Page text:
There is a school in Alexandria and one in Arlington named for him, and the U. S. Marine Corps has honored him at Quantico. But until now, no biographer has written a comprehensive book about the life of Maj. Gen. Charles Barrett.
Thomas FitzPatrick, a retired FBI agent, has changed all of that with his book, "A Character That Inspired: Maj. Gen. Charles D. Barrett, U.S. Marine Corps, Amphibious Warfare Pioneer."
What did FitzPatrick see in this hometown hero that others had failed to memorialize?
“I am an alumnus of Alexandria’s Charles Barrett Elementary School, and in my maturing years, my home in Parkfairfax was right across from the school,” FitzPatrick said. “I never knew who the school was named for. I assumed it was named for an educator or a school superintendent. Late in my career with the FBI, I went to Quantico for a meeting that happened to be at Barrett Hall. Inside, there was a display that was dedicated to Maj. Gen. Charles Barrett of Alexandria. I wondered if that was the same man for whom my elementary school was named and decided that when I retired, I’d look into it.”
The article that he intended to write became a book. “As I researched Gen. Barrett’s life, I found that his family had contributed much and often to both the City of Alexandria and to our nation,” FitzPatrick said.
Gen. Barrett’s mother, Kate Waller Barrett, was well-known in Alexandria. The city’s Queen Street Library is named for her. Her eldest son, Robert South Barrett Jr., was a philanthropist, who contributed a great deal of money to the library’s construction. The building was dedicated in 1939. This eldest brother of Gen. Barrett’s also contributed significant amounts of money to the Alexandria Boys Club, to the city’s public health center, to scholarships for disadvantaged children and to the construction of the George Washington Masonic Temple.
GEN. BARRETT was the fifth of six children. The youngest child, Kitty, donated funds to the City of Fairfax to restore the Radcliffe-Allisson House, which is now a museum. The family home at 408 Duke St. is a national historic landmark. Gen. Barrett and his wife, Emily, also an Alexandrian, lived at 213 Pitt St. for many years.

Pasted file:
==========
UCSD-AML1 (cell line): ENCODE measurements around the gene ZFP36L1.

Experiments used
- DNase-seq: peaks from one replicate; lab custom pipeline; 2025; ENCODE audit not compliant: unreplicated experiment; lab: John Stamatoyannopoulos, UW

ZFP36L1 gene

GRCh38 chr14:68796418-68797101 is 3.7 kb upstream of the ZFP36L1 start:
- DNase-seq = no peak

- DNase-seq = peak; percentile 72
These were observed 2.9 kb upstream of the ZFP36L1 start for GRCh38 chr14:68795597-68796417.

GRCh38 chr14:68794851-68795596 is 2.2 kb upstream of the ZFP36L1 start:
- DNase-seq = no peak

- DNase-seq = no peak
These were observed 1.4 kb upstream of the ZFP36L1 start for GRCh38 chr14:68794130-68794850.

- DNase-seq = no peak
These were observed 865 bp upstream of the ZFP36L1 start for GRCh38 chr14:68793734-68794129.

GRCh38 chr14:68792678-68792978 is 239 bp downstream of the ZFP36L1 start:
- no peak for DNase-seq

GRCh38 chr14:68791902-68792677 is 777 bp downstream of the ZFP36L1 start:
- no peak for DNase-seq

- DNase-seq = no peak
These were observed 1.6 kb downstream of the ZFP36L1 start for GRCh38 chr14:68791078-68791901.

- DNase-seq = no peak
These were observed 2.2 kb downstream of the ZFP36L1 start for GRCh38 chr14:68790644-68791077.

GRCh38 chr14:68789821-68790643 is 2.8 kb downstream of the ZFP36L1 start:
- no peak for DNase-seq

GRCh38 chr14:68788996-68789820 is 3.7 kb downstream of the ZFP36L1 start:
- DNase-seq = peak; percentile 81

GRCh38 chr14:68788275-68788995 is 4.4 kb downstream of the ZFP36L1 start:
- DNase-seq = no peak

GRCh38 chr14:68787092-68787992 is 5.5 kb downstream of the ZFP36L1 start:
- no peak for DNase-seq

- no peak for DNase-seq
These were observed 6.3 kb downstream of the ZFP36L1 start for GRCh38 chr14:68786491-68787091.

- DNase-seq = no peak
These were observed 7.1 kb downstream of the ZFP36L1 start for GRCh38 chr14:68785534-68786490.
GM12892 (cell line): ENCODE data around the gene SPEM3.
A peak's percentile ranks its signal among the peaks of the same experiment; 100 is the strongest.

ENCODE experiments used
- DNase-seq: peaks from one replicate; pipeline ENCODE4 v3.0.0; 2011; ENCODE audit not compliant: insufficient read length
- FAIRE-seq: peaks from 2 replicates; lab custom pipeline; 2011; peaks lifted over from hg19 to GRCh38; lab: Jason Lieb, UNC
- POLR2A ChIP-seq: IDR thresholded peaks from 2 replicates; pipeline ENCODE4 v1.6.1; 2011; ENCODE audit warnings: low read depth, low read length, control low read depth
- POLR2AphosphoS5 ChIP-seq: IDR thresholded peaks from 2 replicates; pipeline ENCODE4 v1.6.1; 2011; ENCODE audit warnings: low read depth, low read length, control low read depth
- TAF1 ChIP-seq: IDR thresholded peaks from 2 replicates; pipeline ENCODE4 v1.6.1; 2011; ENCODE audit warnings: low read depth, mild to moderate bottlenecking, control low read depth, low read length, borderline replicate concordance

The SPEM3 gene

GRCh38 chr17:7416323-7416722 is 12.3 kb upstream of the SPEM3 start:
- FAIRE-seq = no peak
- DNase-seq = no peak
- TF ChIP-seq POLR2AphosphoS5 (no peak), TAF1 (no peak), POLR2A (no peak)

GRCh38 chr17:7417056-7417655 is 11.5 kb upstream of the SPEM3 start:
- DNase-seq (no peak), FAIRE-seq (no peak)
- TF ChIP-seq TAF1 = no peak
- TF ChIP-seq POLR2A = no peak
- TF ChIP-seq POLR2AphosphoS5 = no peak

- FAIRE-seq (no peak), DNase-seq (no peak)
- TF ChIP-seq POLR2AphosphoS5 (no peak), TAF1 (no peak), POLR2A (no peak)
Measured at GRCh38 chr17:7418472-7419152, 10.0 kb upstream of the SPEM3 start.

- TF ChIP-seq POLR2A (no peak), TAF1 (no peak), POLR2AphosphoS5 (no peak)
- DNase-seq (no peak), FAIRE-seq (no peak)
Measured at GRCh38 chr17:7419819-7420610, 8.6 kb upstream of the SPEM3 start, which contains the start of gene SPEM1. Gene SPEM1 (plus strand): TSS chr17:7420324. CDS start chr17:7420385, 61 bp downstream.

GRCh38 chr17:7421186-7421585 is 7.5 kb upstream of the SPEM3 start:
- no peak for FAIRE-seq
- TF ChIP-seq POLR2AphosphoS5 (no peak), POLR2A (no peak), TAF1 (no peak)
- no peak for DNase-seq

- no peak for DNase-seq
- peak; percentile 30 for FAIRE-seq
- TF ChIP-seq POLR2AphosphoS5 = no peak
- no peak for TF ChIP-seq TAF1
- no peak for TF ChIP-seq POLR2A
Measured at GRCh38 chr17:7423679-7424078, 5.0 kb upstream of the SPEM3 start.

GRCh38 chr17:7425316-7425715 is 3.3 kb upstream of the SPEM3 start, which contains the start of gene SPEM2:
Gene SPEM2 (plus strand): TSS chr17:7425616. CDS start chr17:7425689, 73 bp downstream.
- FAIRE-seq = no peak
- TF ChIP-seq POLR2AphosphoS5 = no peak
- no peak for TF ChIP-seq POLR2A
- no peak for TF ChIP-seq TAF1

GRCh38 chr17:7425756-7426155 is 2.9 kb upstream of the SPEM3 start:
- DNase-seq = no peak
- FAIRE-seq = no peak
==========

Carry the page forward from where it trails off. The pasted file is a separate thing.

Barrett died in 1943, and the controversy surrounding his death lingers. “When I started researching the book, I found that there were many questions about the details of Gen. Barrett’s death,” FitzPatrick said. “The Marine Corps was very sensitive about this because when he died in the Pacific in 1943, the war was in full swing. There was great concern at the time that we didn’t want the Japanese to find out that the top commander in the South Pacific had died and the circumstances surrounding his death. The Court of Inquiry that was called promptly ruled that his death was accidental, but those findings were classified until 1947. As a result, a lot of rumor surrounded the actual circumstances of his death, and that had never been cleared up in any substantive way. I set out to try and do that and have included the court report in my book.”
WAS IT AN accident? “I’ve laid it out using not only the court report but reports from a number of contemporary Marine sources at the time,” FitzPatrick said. “With any controversial issue, people come at it from different vantage points. I’d like the readers to draw their own conclusion.”
The book took 7 1/2 years to write. It includes 156 photographs, many of which were provided by the Barrett family. FitzPatrick also used Alexandria Gazette accounts of the period as part of his research. His wife, Arlene, was also a part of the writing of the book.
“I did the word processing and offered my opinions on various things,” she said. “It really was a fascinating experience, and I have learned a lot. We are thinking about doing a children’s version of this biography and have all of the information, so maybe that’s the next venture,” she said.
FitzPatrick donated two copies of his book to the Alexandria Biographies Section at the Kate Waller Barrett Library. The section contains 30 to 40 titles and includes biographies of such illustrious Alexandrians as John Alexander, Benjamin Hallowell, James Jackson and Charles Lee.
“This biography of Gen. Barrett is our most contemporary in the section,” said George K. Combs, the archivist and reference librarian at the Kate Waller Barrett Library. “We are very grateful to Mr. and Mrs. FitzPatrick for this donation.”
Like many first-time authors, FitzPatrick had a hard time finding a publisher. He published the book himself. There are a limited number of copies available, and they can be purchased for $34.95 plus tax, by calling FitzPatrick at 703-323-9775 or writing him at 5210 Pommeroy Drive, Fairfax, VA 22302.